In his own words, Reggie Harris has been a 40-year pioneer as one of the few African-Americans in the folk music community, as well as an educator who lectures around the country. As a Black male growing up in Philly during the 50s and 60s, he was pushed into integrating schools and neighborhoods; he’s been a bridge-builder in many communities and has utilized folk music and songwriting as a way of bringing people together. He’s currently a teaching artist at the Kennedy Center’s Changing Education Through the Arts program, and a veteran singer-songwriter whose incredibly unique perspective and undeniable energy shine through in his music.
While writing his recent album On Solid Ground, he was featured on CNN’s Silence is Not An Option with Don Lemon and in The New York Times to discuss his familial connection as the descendant of slavery as a great-great-great-grandson of confederate General Williams Carter Wickham and Bibhanna Hewlett.
On Solid Ground is about all healing and inspiration in the face of injustice and dissension. From the driving, funky “Standing In Freedoms Name”—which tells the tale of Rev. C.T. Vivian’s iconic encounter with Sheriff Jim Clark in Selma, Alabama, in 1965—to album-closing tribute to his friend and mentor Pete Seeger, “High Over the Hudson,” Harris dances between genres without hesitation and rides the highs and lows of each song’s content with a confident wisdom that only comes from a lifetime of studying folk music. On Solid Ground continues to add to Harris’s legacy, as a statement on the times and a guide to overcoming them.
Connect With Reggie Harris Online Here: WEBSITE
Learn more about Reggie Harris in the following All Access interview:
Thanks for your time today!
You are so very welcome. It’s a pleasure.
So what has this past year been like for you and your music? How are/did you get through the pandemic? Are things opening up now where you are? How do you feel about that?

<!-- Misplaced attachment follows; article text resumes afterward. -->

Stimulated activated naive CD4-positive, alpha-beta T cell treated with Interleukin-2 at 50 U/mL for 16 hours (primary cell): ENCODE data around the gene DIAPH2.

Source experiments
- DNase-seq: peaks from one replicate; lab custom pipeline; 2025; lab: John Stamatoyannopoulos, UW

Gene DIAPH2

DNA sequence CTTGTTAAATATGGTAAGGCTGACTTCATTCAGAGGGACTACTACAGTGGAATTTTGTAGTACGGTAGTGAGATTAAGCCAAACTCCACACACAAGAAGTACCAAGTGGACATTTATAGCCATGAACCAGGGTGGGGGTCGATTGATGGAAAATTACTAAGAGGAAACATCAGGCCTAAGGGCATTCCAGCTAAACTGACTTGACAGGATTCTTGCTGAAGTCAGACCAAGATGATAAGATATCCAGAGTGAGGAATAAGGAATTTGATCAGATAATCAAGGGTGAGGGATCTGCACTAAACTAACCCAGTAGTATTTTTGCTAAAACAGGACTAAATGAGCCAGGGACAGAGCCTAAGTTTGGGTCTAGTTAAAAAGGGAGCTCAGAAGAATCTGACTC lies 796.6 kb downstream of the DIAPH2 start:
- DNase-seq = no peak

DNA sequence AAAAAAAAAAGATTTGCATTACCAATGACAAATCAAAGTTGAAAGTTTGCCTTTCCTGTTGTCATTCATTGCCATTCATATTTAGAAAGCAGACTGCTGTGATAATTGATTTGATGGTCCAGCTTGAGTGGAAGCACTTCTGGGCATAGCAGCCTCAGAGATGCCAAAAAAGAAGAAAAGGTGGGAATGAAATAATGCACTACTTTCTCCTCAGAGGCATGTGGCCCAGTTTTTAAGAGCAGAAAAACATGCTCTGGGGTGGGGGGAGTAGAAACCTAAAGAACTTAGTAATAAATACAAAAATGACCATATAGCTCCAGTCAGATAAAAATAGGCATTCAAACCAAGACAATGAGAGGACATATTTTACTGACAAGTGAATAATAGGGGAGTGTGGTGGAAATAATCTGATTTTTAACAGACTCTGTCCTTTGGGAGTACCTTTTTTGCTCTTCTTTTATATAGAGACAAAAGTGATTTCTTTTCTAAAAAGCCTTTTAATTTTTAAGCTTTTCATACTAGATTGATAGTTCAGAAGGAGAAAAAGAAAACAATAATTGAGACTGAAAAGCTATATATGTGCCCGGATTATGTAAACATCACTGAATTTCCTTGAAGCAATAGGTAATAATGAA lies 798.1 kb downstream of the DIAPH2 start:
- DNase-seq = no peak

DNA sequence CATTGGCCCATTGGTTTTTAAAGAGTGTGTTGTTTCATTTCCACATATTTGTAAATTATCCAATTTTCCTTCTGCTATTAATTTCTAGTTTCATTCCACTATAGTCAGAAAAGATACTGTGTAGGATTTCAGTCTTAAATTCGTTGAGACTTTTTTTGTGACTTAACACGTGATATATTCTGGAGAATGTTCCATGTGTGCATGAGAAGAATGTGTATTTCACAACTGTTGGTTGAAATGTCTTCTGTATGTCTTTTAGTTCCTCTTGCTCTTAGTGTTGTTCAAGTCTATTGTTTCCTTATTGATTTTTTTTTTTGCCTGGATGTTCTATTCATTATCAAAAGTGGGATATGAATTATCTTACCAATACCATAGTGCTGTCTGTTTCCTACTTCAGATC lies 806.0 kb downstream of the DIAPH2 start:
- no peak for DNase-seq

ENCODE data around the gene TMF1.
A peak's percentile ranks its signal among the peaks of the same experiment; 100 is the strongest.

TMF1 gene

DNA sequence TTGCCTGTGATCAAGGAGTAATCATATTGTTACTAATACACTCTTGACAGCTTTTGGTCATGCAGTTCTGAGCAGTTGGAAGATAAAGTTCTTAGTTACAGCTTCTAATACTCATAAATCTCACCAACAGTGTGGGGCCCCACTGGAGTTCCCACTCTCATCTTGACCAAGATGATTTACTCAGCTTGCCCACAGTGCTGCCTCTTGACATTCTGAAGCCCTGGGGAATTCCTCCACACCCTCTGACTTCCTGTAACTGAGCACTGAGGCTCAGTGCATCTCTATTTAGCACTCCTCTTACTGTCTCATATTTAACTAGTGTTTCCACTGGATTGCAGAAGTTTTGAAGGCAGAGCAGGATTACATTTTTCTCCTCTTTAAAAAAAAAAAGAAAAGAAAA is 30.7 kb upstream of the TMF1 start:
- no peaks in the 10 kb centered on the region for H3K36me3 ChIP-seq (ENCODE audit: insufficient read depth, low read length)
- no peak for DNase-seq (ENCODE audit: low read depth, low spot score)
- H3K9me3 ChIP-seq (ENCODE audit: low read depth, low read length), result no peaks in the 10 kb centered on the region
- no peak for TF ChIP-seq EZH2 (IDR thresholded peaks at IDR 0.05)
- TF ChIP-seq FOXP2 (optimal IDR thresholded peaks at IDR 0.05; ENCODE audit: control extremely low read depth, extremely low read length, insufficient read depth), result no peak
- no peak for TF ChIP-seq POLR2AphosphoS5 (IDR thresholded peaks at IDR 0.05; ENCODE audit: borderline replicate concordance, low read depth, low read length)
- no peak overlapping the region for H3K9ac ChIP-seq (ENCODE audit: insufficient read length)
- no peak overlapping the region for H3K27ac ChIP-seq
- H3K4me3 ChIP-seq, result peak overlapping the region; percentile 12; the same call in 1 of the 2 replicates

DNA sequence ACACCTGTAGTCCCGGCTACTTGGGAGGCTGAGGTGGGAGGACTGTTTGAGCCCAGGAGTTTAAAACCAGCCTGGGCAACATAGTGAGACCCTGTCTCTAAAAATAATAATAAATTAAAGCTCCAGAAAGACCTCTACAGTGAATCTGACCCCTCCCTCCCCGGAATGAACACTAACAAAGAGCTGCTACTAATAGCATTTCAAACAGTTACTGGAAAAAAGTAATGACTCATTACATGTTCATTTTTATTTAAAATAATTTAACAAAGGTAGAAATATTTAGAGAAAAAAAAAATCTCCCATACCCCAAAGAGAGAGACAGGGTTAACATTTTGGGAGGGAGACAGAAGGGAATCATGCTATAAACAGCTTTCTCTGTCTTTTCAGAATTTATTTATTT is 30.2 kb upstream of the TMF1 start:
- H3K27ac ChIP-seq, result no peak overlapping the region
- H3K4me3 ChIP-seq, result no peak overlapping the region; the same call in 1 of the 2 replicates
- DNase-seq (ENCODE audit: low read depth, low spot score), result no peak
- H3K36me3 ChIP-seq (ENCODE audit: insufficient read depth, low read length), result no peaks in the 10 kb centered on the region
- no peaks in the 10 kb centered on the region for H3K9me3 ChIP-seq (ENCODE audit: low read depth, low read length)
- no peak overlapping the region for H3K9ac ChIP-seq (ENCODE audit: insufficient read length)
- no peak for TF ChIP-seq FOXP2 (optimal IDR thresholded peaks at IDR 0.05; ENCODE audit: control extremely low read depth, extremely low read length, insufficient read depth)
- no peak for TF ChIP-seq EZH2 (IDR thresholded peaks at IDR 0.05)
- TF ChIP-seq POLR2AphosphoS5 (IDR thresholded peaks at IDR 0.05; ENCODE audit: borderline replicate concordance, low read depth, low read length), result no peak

Wow! Those are some really potent questions. The last year has really been quite a whirlwind of uncertainty, fear, anger, joy, anxiety and lots of discovery. There has also been some degrees of pain, sorrow and lots of enlightenment thrown in. It’s been surreal. But it’s also been reaffirming that I’ve found that much of what I work and live for has come to pass. When things came to a crashing halt in March 2020, I, like so many people around the nation and the world, found myself alarmed, frustrated and worried. We were facing such a deadly unknown and such vibrant unrest.
My school show in Buffalo was cancelled mid-day so I drove home and began to watch as 3 months of watching scheduled appearances (then more and more) disappeared under a cloud of confusion and uncertainty. Then all of the other issues, the personal, the political and the global rose up and filled the media and the lack of leadership that left a vacuum of hope was devastating. But as one who was raised in the Black community during the Civil Rights Movement, where the phrase “trouble don’t last always” was supported by songs like “Wade in the Water,” “Ain’t Gonna Let Nobody Turn Me Round,” and “Keep Your Eyes on the Prize,” I knew pretty quickly that this was no time to sit around moping. As my friend and mentor Pete Seeger once said, “When things seem to be at their worst, that’s the best time to be singing.” So it wasn’t long before I got busy. I got myself online and started doing concerts and song circles with friends and fans and before I knew it, we were seeing a whole new sense of possibility take over. And then I began to write songs to address the issues that were playing out in front of me. So I guess you could say I got through the pandemic by looking back and then getting busy. It was a Sankofa moment. It was a time loss both in normality and in lives. And even now there’s still so much division and stress. But we are beginning to open up and I’m still doing virtual gigs but now I’ve got some live, in-person shows coming up. It’s a little weird, a little scary but also exciting. There’s still lots of uncertainty all around. But I have all this new music to share. So I guess we’ll just thoughtfully and cautiously go forward and continue to build these new connections and see what happens. Personally I am grateful for what I’ve learned and to still be here. So many millions aren’t!